University of Wisconsin Digital Collections
Link to University of Wisconsin Digital Collections
Link to University of Wisconsin Digital Collections
The History Collection

Page View

United States. Office of Indian Affairs / Annual report of the Commissioner of Indian Affairs, for the year 1905, Part I

Reports concerning Indians in Oklahoma,   pp. 291-323 PDF (15.9 MB)

Page 310

Nature of offense.           Convc" Acquitted. Dismissed. Pending. 
Assault with intent to kill----------------1 
Assault with intent to do bodily harm ------ -  1                       
Introducing and disposing.........-------------.        2       10      
Rape--------------------------------- --------------------------- 
Carrying revolver -----------------.------             ----------------------
Bigamy-------------------------------------...-- - - - - - - - --   -- -
A d u lte'ry  ---------------------------------------.2.----..--- 
A~lte~y------------------------         ------         2 
Total.. . . . .  ..  ..  ..  ..---------------------------------  5  2  14
Stolen and estray stock (horses and cattle) recovered, 32 head; horses, reported
by In- 
dians as stolen and not recovered, 4 head. 
Churches.--There are four churches at Pawhuska, viz, Methodist Episcopal,
Episcopal, Baptist, and Catholic, with the Presbyterian organizing. Religious
services are held regularly. Services are held at other points on the reservation,
and churches are being arranged for. The Missionary Baptists have five mis-
sionaries in this field, with a strong organization at Pawhuska, supported
by the 
Home Missionary Society of New York, the Home Board of the Southern Bap-
tist Convention, and the Oklahoma Baptist State Convention. Rev. C. W. Bur-
nett is in charge of the work among the full-blood Indians. 
Schools.-Only one agency boarding school is maintained at the expense of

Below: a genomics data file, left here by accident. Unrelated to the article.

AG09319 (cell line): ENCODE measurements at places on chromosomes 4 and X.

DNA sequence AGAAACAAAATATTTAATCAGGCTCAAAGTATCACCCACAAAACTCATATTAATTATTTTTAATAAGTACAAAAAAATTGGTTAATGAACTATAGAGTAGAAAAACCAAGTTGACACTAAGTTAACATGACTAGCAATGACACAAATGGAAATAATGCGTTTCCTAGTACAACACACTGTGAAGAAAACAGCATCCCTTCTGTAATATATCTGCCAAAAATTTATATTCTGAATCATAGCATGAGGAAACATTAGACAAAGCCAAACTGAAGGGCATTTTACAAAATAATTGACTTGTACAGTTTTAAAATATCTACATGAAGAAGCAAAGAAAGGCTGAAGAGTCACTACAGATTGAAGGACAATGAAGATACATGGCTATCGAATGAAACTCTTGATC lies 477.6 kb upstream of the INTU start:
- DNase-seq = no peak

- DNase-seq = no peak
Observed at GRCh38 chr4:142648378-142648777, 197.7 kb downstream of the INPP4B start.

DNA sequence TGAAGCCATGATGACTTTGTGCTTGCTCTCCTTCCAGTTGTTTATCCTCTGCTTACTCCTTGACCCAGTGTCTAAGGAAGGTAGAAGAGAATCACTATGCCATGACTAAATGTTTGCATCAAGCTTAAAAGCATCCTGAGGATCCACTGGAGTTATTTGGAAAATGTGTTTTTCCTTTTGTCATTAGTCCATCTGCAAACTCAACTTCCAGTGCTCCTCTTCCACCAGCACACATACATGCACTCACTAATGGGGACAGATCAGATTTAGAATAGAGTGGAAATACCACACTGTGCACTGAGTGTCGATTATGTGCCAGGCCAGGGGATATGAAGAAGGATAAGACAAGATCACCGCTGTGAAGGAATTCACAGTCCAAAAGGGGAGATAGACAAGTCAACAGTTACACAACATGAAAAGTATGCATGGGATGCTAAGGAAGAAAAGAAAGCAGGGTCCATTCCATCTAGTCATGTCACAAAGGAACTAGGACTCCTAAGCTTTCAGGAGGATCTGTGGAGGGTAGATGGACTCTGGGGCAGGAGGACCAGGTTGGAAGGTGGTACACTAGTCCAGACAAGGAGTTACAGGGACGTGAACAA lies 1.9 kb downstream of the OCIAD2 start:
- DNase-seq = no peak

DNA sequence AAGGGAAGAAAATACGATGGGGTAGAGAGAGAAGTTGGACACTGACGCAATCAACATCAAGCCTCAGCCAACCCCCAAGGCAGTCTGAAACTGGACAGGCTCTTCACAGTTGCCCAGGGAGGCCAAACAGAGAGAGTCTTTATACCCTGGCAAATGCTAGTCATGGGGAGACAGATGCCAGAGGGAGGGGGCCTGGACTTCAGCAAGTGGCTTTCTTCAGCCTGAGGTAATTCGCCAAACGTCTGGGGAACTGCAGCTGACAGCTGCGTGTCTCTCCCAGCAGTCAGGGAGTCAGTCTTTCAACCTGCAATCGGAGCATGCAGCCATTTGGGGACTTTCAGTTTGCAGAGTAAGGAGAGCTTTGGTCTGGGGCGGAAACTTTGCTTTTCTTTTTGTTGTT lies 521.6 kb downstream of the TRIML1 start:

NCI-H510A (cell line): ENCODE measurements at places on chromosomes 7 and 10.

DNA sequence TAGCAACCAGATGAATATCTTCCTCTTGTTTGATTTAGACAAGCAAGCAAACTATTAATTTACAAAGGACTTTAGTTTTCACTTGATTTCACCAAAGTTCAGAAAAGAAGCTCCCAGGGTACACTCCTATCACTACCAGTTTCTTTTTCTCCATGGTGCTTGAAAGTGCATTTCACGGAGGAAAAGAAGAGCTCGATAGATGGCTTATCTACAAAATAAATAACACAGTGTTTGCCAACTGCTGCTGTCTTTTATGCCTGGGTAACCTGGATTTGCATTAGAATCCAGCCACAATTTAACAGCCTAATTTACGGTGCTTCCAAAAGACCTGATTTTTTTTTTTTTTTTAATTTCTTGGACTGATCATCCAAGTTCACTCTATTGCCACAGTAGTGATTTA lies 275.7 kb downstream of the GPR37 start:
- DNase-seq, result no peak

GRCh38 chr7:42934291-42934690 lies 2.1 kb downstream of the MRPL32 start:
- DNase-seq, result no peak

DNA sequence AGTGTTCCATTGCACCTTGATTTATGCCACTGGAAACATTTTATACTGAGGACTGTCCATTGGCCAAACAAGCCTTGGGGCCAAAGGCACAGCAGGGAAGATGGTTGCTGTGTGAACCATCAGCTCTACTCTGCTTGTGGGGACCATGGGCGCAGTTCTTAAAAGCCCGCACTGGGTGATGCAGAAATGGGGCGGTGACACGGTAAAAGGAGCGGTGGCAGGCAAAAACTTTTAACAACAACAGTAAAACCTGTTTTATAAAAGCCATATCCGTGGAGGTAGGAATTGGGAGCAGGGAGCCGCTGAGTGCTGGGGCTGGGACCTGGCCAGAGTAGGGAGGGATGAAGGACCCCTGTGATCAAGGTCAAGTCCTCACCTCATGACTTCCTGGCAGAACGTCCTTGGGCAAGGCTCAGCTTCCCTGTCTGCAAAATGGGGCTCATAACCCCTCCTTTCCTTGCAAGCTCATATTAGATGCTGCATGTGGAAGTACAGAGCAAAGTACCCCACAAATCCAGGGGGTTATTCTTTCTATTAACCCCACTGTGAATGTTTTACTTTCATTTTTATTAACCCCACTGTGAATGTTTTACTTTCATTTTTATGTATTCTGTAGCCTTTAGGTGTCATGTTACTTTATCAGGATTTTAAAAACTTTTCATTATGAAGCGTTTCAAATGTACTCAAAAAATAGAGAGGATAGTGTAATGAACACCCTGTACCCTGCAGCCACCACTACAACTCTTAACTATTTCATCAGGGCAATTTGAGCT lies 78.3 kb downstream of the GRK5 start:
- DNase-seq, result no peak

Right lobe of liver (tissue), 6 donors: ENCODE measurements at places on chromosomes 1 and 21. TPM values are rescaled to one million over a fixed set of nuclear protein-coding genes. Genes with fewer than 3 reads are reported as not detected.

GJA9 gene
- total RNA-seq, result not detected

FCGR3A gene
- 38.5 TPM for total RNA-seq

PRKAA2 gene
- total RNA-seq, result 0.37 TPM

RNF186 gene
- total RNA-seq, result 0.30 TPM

Osage Indians on this reservation. There are two boarding schools maintained
by the Catholic bureau, viz, St. Louis School, for girls, located at Pawhuska,
and St. John School, for boys, located on Hominy Creek, about 15 miles west
the agency. During the fiscal year 1905 the Catholic bureau had contracts
schooling 140 Osage Indian pupils, 75 at the St. Louis School and 65 'at
the St. 
John School. 
The work at the Osage Agency Boarding School was quite satisfactory 
throughout the year, a change in superintendents during November, 1904, having
the usual bad effect such changes have on Indian schools during the time
is in session. The total enrollment was 159; average attendance for the year,
137 ; 
capacity of school, 180. The school work in general improved under Superin-
tendent Preston, and considerable credit is due him for his energy and manage-
ment. The school plant was in a run-down condition, the general repairs had
not been kept up, and much improvement was necessary. The life of the school
in general was of the "drifting " order. The annual estimate for
the main- 
tenance of this school was inadequate, considering the number of pupils in
attendance, and many necessary articles were not on hand at the beginning
the term. 
During the early part of last winter natural gas was piped to the school
has since been used for fuel and light. Since that time it has also been
used exclusively in the heating plant, ice plant, lighting plant, and cooking
ranges, and has given entire satisfaction, besides saving the Government
least $4,000 per annum on the light and fuel bill. New steam and water pipes
were laid between the power house and boys' building. The ice plant was com-
pletely overhauled and put in good condition. During last summer $1,115.08
were derived from the sale of ice and indications are that during the coming
season this amount will be doubled. 
Such parts of the walls and woodwork in the girls' building as could be done
while school was in session were repaired and painted. At the present time
the necessary repairs, such as plastering, painting, calcimining, and paper-
ing, in the interior of all of the school buildings are being made. An orna-
mental fence was built along the front of the school grounds, adding much
the general appearance. 
The school had an undesirable herd of cattle. Forty-eight head were sold
and the remaining eight will be sold as soon as a good herd, consisting of
fourteen good dairy cows and one thoroughbred bull, can be purchased. 
The life of the school has much improved. Employees and pupils seem to 
have more interest in their work. A number of cases of sick pupils were ably
cared for at the hospital. The general health of the pupils was good. The
garden has furnished an abundance of vegetables. The farm     crops were
most cases excellent. 

Go up to Top of Page